They were often outside, enjoying warmer weather. When Kayla emerged from the barn with buckets of bananas, calling their names, they'd perk up and rush over, happy for the attention. I truly believe they knew us after the second meeting, and when we'd visit they would recognize they'd been fed by us before, so the odds were high of getting a treat, meaning they'd come directly over to the fence by which we stood.


But yesterday, after Kayla posted KJ's face on her Instagram story and I messaged her, saying how in love he looked, she said something that absolutely devastated me.


"I really really need him right now. We had to say goodbye to Bibi this morning and I feel like my whole soul is gone. She was my best friend. I am gutted."


My stomach dropped, my palms grew sweaty. Bibi?? She was in the prime of her life! Two year old son, happy and lovely, strong and whole. But life is unpredictable. Colic, common in horses, exists for rhinos too. And despite all efforts, the incredible staff at the zoo had no choice but to stop Bibi's suffering.


I think about how lucky I am, to have touched that mama rhino's rock-rough skin. To have her slime my hand. It seemed while we were there that baby KJ was the center of attention (how could he not be - he's a baby rhino, so cute!). But I was always drawn to the elegant slowness and the graceful gaze of beautiful Bibi.


These animals are rare. They are precious. The common person, like me, is lucky to see them in a zoo, let alone feed or touch them (which you should only do if you have a trained professional, permission, and instructions). My heart aches today - for Kayla, for KJ, and for the entire staff at the Sedgwick County Zoo.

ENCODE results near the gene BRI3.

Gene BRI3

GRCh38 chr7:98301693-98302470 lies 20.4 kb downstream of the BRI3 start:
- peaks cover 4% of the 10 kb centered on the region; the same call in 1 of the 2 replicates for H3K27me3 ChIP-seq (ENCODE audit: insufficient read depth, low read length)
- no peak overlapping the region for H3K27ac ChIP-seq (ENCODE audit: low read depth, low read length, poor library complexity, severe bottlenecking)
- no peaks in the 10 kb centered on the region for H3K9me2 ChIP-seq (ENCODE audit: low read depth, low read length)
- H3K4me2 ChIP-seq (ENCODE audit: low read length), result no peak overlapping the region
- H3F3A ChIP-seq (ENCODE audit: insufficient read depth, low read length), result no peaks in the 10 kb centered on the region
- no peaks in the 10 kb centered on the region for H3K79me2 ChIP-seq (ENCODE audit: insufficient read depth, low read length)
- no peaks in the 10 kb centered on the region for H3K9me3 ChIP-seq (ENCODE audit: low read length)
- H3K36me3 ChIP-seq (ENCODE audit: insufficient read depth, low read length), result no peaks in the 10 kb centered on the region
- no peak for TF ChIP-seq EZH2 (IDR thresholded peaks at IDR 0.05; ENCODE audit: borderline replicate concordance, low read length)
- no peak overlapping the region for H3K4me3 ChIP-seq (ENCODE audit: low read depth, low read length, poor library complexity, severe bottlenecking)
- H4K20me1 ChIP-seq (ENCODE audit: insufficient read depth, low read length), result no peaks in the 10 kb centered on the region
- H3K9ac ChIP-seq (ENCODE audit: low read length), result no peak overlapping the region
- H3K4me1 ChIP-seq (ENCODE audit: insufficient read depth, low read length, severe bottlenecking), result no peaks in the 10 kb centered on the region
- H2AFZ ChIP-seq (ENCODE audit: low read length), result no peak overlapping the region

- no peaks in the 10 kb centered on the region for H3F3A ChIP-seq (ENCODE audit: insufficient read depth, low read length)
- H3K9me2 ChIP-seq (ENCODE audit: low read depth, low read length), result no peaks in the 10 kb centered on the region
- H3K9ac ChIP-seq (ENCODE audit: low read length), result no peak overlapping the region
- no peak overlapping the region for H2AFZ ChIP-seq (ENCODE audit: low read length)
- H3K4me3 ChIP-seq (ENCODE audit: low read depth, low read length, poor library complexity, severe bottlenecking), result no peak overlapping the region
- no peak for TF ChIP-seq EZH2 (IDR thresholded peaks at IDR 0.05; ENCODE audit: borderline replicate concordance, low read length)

The loss of an animal is so real for these keepers. But this time, it's real for me, too. I'm grateful to have been anywhere near the rhinos, but more grateful for Kayla to open her rhino world to me and show me what it's like to love one. Bibi, you sweet beautiful lady, I'm so glad you were in my life. Rest easy darling.


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Kayla Jordan
Kayla Jordan
Aug 01, 2023

I keep coming back to this post in my waves of grief. Your words have brought me so much comfort. I keep trying to find the right way to thank you but nothing feels like it says enough.

Thank you for loving Bibi.

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JillianForsberg
Aug 01, 2023
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Ah Kayla. I can’t stop thinking about you, walking to that enclosure every day and feeling her absence. I’m glad to know you have some small comfort here. I hope I see you soon!